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Read This Before Considering Occidental Petroleum Corporation (NYSE:OXY) For Its Upcoming US$0.22 Dividend

Occidental Petroleum Corporation (NYSE:OXY) is about to trade ex-dividend in the next four days. The ex-dividend date occurs one day before the record date which is the day on which shareholders need to be on the company's books in order to receive a dividend. It is important to be aware of the ex-dividend date because any trade on the stock needs to have been settled on or before the record date. Accordingly, Occidental Petroleum investors that purchase the stock on or after the 7th of March will not receive the dividend, which will be paid on the 15th of April.

The company's next dividend payment will be US$0.22 per share. Last year, in total, the company distributed US$0.72 to shareholders. Looking at the last 12 months of distributions, Occidental Petroleum has a trailing yield of approximately 1.4% on its current stock price of US$61.36. If you buy this business for its dividend, you should have an idea of whether Occidental Petroleum's dividend is reliable and sustainable. We need to see whether the dividend is covered by earnings and if it's growing.

Check out our latest analysis for Occidental Petroleum

Dividends are typically paid out of company income, so if a company pays out more than it earned, its dividend is usually at a higher risk of being cut. Occidental Petroleum is paying out just 17% of its profit after tax, which is comfortably low and leaves plenty of breathing room in the case of adverse events. Yet cash flows are even more important than profits for assessing a dividend, so we need to see if the company generated enough cash to pay its distribution. The good news is it paid out just 23% of its free cash flow in the last year.

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It's encouraging to see that the dividend is covered by both profit and cash flow. This generally suggests the dividend is sustainable, as long as earnings don't drop precipitously.

Click here to see the company's payout ratio, plus analyst estimates of its future dividends.

historic-dividend
historic-dividend

Have Earnings And Dividends Been Growing?

When earnings decline, dividend companies become much harder to analyse and own safely. If earnings fall far enough, the company could be forced to cut its dividend. That's why it's not ideal to see Occidental Petroleum's earnings per share have been shrinking at 4.6% a year over the previous five years.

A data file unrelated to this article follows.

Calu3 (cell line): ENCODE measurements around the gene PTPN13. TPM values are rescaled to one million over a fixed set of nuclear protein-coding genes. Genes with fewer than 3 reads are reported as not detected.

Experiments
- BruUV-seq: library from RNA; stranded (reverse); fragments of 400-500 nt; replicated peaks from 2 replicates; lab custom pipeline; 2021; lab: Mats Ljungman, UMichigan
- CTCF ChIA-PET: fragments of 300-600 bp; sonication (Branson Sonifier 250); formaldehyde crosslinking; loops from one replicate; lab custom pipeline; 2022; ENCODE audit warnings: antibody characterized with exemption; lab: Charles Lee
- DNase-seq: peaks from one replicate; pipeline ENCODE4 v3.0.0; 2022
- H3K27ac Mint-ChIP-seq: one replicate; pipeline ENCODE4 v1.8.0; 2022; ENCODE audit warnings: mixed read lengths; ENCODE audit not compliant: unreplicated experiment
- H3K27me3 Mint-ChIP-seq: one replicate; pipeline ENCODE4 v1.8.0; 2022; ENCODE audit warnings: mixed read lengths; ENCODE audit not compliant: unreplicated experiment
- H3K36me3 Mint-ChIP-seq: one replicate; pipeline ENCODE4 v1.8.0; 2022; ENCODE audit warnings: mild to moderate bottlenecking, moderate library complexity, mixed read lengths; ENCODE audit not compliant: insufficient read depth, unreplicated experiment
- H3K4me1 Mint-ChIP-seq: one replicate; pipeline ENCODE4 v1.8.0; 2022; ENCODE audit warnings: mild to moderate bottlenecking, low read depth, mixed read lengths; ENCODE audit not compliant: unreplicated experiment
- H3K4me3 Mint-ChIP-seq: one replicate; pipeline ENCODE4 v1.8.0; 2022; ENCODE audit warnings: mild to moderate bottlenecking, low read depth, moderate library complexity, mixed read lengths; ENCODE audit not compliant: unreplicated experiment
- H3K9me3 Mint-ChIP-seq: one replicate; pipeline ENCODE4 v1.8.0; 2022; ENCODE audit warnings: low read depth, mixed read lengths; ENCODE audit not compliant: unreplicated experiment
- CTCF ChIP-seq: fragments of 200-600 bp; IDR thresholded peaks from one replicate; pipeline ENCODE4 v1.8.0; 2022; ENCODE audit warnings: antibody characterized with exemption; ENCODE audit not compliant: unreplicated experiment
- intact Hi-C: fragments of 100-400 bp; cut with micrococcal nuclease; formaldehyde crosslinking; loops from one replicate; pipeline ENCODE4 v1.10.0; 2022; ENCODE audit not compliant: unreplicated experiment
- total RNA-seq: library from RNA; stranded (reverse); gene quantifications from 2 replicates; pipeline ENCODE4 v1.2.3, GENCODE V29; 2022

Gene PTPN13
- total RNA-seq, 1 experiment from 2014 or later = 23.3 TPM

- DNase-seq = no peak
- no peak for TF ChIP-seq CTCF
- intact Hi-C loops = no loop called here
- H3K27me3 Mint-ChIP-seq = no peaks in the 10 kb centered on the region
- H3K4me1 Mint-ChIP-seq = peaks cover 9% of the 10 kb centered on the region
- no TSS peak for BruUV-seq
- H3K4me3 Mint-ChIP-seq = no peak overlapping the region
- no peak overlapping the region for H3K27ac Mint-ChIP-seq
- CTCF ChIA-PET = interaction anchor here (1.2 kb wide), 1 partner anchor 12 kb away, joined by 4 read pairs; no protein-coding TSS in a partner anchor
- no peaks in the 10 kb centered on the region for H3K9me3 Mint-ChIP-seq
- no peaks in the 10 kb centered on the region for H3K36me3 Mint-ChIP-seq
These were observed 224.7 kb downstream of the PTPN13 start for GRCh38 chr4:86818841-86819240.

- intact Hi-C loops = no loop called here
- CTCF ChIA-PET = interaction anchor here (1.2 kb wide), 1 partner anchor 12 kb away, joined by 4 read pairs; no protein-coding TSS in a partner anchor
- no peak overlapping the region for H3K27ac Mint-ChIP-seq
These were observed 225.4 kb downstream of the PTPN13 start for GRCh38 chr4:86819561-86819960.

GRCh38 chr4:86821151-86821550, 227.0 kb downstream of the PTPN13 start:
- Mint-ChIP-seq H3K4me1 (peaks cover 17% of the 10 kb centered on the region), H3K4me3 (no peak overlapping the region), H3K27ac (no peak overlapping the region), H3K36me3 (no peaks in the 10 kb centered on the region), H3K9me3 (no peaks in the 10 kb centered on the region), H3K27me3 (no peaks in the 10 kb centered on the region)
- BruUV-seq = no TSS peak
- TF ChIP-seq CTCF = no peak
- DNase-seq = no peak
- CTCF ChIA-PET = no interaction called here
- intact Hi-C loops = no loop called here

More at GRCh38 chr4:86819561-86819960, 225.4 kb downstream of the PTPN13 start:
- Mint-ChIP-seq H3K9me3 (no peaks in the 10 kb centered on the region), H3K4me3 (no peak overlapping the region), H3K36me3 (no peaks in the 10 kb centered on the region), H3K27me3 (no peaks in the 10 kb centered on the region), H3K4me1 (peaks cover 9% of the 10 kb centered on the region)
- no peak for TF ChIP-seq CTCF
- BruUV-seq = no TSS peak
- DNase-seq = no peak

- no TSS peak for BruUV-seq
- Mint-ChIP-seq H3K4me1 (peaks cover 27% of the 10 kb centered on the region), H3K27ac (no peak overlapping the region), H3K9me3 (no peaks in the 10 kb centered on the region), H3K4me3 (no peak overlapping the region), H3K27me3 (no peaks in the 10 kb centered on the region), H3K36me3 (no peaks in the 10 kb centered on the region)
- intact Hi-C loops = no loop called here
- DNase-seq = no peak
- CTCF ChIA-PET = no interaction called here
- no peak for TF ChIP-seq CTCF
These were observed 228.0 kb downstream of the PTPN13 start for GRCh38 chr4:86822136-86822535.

Another key way to measure a company's dividend prospects is by measuring its historical rate of dividend growth. Occidental Petroleum's dividend payments per share have declined at 10% per year on average over the past 10 years, which is uninspiring. While it's not great that earnings and dividends per share have fallen in recent years, we're encouraged by the fact that management has trimmed the dividend rather than risk over-committing the company in a risky attempt to maintain yields to shareholders.

The Bottom Line

Is Occidental Petroleum worth buying for its dividend? Earnings per share are down meaningfully, although at least the company is paying out a low and conservative percentage of both its earnings and cash flow. It's definitely not great to see earnings falling, but at least there may be some buffer before the dividend needs to be cut. In summary, it's hard to get excited about Occidental Petroleum from a dividend perspective.

With that in mind, a critical part of thorough stock research is being aware of any risks that stock currently faces. Our analysis shows 2 warning signs for Occidental Petroleum and you should be aware of them before buying any shares.

Generally, we wouldn't recommend just buying the first dividend stock you see. Here's a curated list of interesting stocks that are strong dividend payers.

Have feedback on this article? Concerned about the content? Get in touch with us directly. Alternatively, email editorial-team (at) simplywallst.com.

This article by Simply Wall St is general in nature. We provide commentary based on historical data and analyst forecasts only using an unbiased methodology and our articles are not intended to be financial advice. It does not constitute a recommendation to buy or sell any stock, and does not take account of your objectives, or your financial situation. We aim to bring you long-term focused analysis driven by fundamental data. Note that our analysis may not factor in the latest price-sensitive company announcements or qualitative material. Simply Wall St has no position in any stocks mentioned.